I am also asked, “Do you think there are reasons not to play in high school?”  Yes, I do.  I have heard some horror stories of the treatment of players where I can totally understand why they wouldn’t want to play in high school. It is one thing to be a tough coach but there is a line between trying to get more out of your players and being abusive. Each family has to make their own decision in this case.  The important thing, when asked, is that a player has to be able to articulate why they are not playing.

 

Another reason I like high school softball is because it is one of the few opportunities players have today to compete for something.   What I mean, is that even though travel or select teams playing in the summer are playing to qualify for their national tournament, there is a “showcase mentality” that can set in – this is where players are guaranteed a certain amount of games in a weekend and it is more about your own statistics than whether the team wins. In high school you play every game to win.  There is district, conference, state championships and there are elimination games.  Reaching these goals as team are important as players grow and understand the team concept.  These accomplishments and the chance to win a state championship are experiences players will not forget no matter what they do in the future.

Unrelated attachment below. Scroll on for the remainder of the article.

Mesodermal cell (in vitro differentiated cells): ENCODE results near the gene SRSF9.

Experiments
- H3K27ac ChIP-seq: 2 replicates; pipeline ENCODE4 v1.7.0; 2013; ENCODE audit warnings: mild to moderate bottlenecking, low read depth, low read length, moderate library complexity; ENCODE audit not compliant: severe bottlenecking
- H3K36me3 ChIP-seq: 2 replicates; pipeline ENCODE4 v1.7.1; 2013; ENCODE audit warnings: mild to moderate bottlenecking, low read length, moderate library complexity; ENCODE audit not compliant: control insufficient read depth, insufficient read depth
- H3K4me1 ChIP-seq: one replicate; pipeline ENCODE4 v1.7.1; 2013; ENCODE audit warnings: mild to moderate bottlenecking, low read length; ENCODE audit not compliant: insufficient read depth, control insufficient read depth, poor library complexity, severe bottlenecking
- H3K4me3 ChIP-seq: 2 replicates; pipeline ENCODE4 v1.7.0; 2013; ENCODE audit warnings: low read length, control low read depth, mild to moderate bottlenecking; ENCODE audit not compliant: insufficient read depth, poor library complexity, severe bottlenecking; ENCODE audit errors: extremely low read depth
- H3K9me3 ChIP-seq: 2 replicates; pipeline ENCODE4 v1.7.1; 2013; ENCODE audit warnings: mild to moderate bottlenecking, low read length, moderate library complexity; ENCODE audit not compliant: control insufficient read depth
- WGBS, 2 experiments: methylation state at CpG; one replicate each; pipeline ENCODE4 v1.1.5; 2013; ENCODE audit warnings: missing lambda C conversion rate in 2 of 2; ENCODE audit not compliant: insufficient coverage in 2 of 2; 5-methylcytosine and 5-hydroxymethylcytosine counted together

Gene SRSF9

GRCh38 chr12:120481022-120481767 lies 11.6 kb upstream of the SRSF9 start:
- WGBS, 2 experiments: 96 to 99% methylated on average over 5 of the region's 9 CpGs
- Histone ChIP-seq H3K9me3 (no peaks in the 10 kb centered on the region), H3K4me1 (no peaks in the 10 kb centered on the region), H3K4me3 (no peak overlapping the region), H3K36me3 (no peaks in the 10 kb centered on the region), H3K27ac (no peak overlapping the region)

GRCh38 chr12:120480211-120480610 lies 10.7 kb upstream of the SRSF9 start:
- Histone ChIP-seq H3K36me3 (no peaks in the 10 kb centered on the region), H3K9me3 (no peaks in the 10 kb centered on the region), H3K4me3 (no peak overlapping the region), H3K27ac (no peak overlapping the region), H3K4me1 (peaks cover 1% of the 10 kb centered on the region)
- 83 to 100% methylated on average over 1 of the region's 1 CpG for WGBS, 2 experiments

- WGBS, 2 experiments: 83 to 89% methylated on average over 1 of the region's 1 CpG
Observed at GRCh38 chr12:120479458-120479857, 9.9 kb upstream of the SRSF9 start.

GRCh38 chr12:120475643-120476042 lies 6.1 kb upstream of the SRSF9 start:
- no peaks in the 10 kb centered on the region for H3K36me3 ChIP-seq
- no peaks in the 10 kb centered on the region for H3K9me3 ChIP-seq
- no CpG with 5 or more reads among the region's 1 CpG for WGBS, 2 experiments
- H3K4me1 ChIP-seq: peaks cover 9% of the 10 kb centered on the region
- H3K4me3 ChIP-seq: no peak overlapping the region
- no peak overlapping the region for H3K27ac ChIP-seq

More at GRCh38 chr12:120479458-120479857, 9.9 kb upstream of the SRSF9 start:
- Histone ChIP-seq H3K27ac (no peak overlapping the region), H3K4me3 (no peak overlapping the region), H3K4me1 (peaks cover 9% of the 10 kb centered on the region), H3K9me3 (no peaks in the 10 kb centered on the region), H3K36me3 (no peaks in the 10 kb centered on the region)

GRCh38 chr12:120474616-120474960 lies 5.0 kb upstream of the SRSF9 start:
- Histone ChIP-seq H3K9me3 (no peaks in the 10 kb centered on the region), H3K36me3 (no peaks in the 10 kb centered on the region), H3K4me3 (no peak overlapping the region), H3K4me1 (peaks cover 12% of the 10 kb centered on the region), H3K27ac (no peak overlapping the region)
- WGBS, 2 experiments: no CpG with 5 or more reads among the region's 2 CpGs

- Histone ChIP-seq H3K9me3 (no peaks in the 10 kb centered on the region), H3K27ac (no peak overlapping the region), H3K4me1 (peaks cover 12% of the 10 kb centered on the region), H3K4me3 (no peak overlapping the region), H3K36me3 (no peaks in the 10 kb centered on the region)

Ultimately, it’s your decision to play or not to play, but consider all the positives that can be learned from the experience.

 

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“Speed Kills – slow speed that is” – The Most Under Used Pitch in Softball is the Change-up!

The Change-up is the most under used pitch in softball.  I am not disagreeing that speed is important. The focus at USA Elite Training LLC is getting our young pitchers (13 and under) to throw 50 mph with command as soon as possible.  As much as speed is used as a benchmark for developing our pitchers so is the development of an effective change-up.  Before our pitchers learn any movement pitches we require that they have an effective change-up, which they can throw in pressure situations.   Based on my experience, it is more difficult for an older pitcher (high school age) to develop the change-up later in their pitching career.